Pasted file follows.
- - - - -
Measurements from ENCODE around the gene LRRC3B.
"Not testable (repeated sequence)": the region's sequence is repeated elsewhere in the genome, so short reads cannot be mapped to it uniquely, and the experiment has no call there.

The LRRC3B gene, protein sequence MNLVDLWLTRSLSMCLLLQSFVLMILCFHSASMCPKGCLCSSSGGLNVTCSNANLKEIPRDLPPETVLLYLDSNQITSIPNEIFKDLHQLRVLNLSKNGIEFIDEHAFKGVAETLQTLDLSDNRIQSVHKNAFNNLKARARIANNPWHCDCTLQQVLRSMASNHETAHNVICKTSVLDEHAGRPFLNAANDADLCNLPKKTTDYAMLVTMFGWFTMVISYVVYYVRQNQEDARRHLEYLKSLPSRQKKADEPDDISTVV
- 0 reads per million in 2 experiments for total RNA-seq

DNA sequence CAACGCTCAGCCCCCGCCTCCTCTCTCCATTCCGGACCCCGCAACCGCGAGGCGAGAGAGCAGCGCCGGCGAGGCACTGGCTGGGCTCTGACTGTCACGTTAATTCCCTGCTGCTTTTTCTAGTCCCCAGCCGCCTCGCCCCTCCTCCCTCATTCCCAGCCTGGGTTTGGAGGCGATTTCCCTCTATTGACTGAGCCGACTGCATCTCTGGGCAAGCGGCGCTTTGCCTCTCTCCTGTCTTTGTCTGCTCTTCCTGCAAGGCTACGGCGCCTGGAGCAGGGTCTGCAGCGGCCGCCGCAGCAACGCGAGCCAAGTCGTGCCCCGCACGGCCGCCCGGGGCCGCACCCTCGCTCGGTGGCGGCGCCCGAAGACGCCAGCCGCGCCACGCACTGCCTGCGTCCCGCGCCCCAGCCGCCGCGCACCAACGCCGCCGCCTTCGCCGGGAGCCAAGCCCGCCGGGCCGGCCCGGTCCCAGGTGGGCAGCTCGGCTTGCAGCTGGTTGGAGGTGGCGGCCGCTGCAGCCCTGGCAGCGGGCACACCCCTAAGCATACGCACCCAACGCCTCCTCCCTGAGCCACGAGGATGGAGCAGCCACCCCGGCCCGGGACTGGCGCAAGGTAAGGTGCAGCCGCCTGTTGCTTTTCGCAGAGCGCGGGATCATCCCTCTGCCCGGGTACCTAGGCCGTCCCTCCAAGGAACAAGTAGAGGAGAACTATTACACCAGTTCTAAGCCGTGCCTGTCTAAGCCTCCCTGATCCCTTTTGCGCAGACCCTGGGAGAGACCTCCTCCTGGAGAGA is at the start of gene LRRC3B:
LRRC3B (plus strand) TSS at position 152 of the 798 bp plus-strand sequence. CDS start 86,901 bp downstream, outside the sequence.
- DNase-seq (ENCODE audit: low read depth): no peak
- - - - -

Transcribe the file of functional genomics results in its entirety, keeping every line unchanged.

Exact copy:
Measurements from ENCODE around the gene LRRC3B.
"Not testable (repeated sequence)": the region's sequence is repeated elsewhere in the genome, so short reads cannot be mapped to it uniquely, and the experiment has no call there.

The LRRC3B gene, protein sequence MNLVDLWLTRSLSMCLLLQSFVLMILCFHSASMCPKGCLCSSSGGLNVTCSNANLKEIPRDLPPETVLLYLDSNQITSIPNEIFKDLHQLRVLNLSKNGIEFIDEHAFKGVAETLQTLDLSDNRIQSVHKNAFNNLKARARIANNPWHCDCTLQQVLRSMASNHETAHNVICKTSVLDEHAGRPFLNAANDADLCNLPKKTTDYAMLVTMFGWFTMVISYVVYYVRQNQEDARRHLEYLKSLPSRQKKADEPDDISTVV
- 0 reads per million in 2 experiments for total RNA-seq

DNA sequence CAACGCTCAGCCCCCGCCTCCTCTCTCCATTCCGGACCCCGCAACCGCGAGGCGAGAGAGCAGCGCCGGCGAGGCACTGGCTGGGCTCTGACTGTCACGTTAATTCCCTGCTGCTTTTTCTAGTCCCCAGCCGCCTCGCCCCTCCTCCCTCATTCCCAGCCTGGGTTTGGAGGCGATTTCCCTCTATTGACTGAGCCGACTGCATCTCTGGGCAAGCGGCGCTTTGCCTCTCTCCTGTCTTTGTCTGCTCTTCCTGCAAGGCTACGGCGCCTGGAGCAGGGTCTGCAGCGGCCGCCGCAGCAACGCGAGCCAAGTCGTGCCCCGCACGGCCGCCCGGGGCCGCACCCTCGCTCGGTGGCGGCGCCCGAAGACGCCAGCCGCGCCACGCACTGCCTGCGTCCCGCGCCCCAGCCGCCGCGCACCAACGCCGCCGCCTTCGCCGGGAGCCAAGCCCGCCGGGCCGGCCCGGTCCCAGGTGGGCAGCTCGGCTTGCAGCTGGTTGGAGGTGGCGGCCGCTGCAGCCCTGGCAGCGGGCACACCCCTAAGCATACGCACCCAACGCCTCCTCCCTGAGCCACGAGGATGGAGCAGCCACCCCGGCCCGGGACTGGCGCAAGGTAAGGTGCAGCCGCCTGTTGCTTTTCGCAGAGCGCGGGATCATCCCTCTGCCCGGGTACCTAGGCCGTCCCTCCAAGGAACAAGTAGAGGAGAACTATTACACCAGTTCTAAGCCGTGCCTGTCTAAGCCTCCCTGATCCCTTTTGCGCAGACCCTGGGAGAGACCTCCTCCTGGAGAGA is at the start of gene LRRC3B:
LRRC3B (plus strand) TSS at position 152 of the 798 bp plus-strand sequence. CDS start 86,901 bp downstream, outside the sequence.
- DNase-seq (ENCODE audit: low read depth): no peak